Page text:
business

Paper Tiger: China's No Threat to the U.S.

The mythical story of Damocles, a naive courtier to the tyrant Dionysius the Elder of ancient Sicily, has been making the rounds in Washington circles lately. According to the ancient Greek legend, Damocles was forced by his king to sit at a banquet table under a sword suspended by a single hair to demonstrate the precariousness of the sovereign's fortune. Consider the much-hyped weapons of mass economic destruction, the holding of U.S. bonds, China has at its disposal against America and it is easy to see why the conventional wisdom is that a Damoclean sword hangs over a humbled superpower. However, on closer inspection, the Chinese sword is much less formidable—and the hair by which it hangs is in fact a sturdy and well-fastened rope.

To be sure, Beijing views economic warfare as a legitimate tactic against a strategic competitor. The threat of financial retaliation has been repeatedly raised by influential strategists within the People's Liberation Army. For example, China's official news agency Xinhua reported Major Generals Zhu Chenghu and Luo Yuan and Senior Colonel Ke Chunqiao calling for broad retaliation against recent U.S. transgressions such as its arms sales to Taiwan and President Barack Obama meeting the Dalai Lama. Urging a "strategic package of counterpunches covering politics, military affairs, diplomacy, and economics" and an "attack by oblique means and stealthy feints," these strategists have recommended the dumping of U.S. bonds as one way to demonstrate China's rising national strength.

They don't acknowledge, though, that China stands to suffer from any such demonstration of its alleged strength. The country holds $700 billion to $800 billion worth of U.S. T-bills and around $1.4 trillion in American dollar assets overall. The dumping of T-bills would lead to a fall in the value of the greenback and significantly devalue Beijing's international assets.

But it is not just the case that the U.S. and China are locked in an inextricable economic embrace along the edge of a "Damoclean precipice"—another fashionable phrase within the Treasury. China is actually much more vulnerable than America, and has fewer economic options compared with the U.S. than is commonly assumed. China sold an estimated $34 billion in T-bills in December. Some people see this as evidence of Beijing's economic leverage. Unfortunately for their argument, though, the sell-off barely created a ripple. This is because Beijing's capacity to wreak havoc on the American dollar is overstated.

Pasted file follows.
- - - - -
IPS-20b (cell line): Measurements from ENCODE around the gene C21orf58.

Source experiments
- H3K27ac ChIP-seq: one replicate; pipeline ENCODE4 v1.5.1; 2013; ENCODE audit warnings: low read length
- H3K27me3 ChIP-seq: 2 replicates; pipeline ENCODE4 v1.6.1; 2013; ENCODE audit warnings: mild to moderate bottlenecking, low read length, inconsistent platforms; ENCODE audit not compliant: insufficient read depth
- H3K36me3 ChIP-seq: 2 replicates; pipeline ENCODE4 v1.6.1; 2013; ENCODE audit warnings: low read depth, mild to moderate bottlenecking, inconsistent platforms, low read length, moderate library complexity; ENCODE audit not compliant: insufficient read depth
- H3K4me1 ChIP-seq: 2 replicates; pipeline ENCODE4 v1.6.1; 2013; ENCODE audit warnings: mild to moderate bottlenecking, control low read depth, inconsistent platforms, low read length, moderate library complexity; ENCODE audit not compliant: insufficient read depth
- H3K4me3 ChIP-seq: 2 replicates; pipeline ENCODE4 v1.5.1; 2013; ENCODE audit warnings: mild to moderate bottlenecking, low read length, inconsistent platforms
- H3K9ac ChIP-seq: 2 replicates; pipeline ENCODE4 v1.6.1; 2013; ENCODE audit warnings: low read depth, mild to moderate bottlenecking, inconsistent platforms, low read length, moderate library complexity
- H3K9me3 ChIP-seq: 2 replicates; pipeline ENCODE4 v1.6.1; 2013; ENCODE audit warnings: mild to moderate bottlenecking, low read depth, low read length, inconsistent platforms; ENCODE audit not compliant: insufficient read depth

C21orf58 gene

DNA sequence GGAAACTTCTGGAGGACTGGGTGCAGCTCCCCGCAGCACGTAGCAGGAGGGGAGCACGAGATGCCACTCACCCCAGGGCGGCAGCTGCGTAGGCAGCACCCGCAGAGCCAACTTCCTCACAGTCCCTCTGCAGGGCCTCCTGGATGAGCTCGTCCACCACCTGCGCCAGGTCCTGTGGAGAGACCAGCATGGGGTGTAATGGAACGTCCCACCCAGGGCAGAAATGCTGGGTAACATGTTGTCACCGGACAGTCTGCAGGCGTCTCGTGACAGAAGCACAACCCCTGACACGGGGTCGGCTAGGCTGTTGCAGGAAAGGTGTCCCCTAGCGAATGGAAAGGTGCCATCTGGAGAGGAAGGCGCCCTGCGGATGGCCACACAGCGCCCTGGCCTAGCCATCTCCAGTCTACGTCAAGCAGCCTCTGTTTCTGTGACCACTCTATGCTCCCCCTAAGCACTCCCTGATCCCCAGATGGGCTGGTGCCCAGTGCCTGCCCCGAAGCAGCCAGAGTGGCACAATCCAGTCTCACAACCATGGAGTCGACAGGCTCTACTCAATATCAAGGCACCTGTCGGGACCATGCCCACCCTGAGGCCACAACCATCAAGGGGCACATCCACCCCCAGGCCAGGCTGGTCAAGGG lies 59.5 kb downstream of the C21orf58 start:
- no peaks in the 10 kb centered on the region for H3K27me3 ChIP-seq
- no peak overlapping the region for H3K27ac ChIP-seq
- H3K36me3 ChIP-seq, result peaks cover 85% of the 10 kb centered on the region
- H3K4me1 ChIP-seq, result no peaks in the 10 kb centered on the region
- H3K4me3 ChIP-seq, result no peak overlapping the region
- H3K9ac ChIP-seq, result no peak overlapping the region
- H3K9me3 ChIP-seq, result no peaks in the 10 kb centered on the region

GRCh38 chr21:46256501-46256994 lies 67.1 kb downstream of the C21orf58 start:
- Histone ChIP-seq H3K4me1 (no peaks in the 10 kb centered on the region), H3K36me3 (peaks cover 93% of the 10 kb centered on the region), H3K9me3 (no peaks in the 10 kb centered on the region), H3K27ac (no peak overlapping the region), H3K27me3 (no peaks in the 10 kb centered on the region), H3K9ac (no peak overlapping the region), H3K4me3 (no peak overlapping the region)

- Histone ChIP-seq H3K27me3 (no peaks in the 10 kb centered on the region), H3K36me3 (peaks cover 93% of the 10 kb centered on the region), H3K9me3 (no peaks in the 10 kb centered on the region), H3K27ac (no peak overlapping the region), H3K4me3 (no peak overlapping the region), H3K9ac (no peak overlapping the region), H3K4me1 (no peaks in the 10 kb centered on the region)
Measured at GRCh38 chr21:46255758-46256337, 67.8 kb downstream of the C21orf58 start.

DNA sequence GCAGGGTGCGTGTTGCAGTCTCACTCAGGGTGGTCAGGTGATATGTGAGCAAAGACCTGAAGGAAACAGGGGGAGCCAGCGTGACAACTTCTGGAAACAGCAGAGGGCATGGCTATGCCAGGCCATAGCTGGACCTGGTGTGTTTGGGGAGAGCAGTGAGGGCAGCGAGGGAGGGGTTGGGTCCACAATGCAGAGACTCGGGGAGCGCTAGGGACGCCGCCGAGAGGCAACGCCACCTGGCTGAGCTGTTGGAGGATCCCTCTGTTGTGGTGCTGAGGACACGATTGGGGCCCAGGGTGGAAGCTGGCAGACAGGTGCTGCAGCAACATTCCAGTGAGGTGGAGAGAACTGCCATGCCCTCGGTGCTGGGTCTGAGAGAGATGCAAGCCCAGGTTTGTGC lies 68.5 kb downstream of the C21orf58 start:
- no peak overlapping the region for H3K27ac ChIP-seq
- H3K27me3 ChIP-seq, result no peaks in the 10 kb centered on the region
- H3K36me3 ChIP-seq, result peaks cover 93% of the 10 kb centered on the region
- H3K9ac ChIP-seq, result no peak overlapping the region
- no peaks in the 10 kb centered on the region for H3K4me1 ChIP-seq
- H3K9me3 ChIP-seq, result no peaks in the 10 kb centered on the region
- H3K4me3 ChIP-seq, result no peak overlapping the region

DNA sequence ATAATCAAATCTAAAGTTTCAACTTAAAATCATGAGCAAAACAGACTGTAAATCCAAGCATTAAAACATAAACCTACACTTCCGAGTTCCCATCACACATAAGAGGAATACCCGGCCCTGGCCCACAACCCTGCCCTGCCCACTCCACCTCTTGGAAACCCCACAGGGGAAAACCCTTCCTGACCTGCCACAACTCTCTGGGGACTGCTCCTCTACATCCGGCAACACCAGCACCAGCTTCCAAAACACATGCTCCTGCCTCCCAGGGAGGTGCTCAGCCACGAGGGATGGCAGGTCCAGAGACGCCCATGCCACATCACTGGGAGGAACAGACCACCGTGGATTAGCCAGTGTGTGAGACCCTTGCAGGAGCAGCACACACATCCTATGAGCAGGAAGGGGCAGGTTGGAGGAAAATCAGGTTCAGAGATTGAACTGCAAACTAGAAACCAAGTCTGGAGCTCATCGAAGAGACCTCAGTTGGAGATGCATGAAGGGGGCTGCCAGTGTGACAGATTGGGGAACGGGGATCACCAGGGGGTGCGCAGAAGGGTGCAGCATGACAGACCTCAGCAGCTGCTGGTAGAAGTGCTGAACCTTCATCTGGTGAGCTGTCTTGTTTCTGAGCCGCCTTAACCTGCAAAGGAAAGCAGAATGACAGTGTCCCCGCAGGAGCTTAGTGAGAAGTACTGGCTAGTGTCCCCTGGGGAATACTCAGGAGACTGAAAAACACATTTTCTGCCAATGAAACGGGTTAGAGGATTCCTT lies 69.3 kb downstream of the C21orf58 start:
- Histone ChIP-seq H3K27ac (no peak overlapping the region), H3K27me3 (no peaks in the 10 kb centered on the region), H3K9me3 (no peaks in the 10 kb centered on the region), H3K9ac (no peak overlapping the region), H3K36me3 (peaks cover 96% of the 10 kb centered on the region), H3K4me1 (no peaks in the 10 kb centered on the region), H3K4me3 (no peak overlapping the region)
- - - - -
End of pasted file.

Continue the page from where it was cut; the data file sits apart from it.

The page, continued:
China's Debt Holdings

A little-known fact is that the proportion of U.S. government debt financed by Chinese foreign exchange reserves has been falling significantly since 2008. For example, China purchased around $100 billion worth of T-bills in 2009. That's a lot of IOUs, but with the U.S. federal government running a deficit of $1.4 trillion, China is bankrolling only around 7% of the red ink. In fact, following the December sale, Japan has overtaken China as the largest foreign holder of American T-bills.

Bear in mind that there is a further reason China cannot use its alleged economic WMD: It has no choice but to continue buying low-yielding U.S. bonds. Indeed, the willingness of China to purchase U.S. bonds at weekly auction markets shows no correlation with peaks and troughs in the Sino-American relationship.

There are two related reasons for this. China's foreign exchange reserves—well over $2 trillion—are the direct result of its trade surpluses, especially with the U.S. However, China is the only major economy that pegs its currency to a dollar-dominated "basket of currencies." To maintain this peg—and effectively artificially suppress the value of the yuan vis-à-vis the greenback—the Chinese central bank is forced to keep buying dollar assets.

China experimented with allowing its currency to rise 21% against the dollar beginning in 2005. By 2008, Communist Party officials and Chinese exporters insisted on putting an abrupt halt to the appreciation. Experts estimate that the yuan is still 25%-50% undervalued vis-à-vis the dollar. The deliberate suppression of the value of the yuan is designed to help protect its export sector, which generates well-paid jobs for hundreds of millions of Chinese, picking up the slack created by the coddled 120,000 state-owned enterprises. Compared with the private sector in China, these SOEs are two to three times less efficient at generating employment. Allowing the free conversion of dollars into yuan would cause a rise in the value of the Chinese currency and a significant decrease in the price competitiveness of Chinese exports.

Currency Restrictions

Furthermore, there is a related reason Beijing chooses to buy T-bills with its spare foreign currency. Restrictions on converting foreign currency (mainly dollars and euros) back into the yuan means that Beijing is left with a huge pile of foreign currency that it needs to park somewhere outside China. The American economy is the only place big and secure enough to absorb the enormous surpluses that China is generating. There are only so many mining companies and other businesses around the world that China will be permitted to buy.

The upshot of all of this is that Beijing's economic choices are limited, and its leverage over the U.S. is far weaker than is commonly made out. Even if Beijing correctly worries about the size of the American deficit, it can do little else but continue to buy dollar assets. Meanwhile, Washington should not underestimate its own leverage. The Chinese sword hangs by a well-secured rope rather than by a single hair, and the weapon is blunt and smaller than the sword of Damocles in legend might have been. Giving the U.S. a bloody nose is hardly worth breaking one's hand in doing so.

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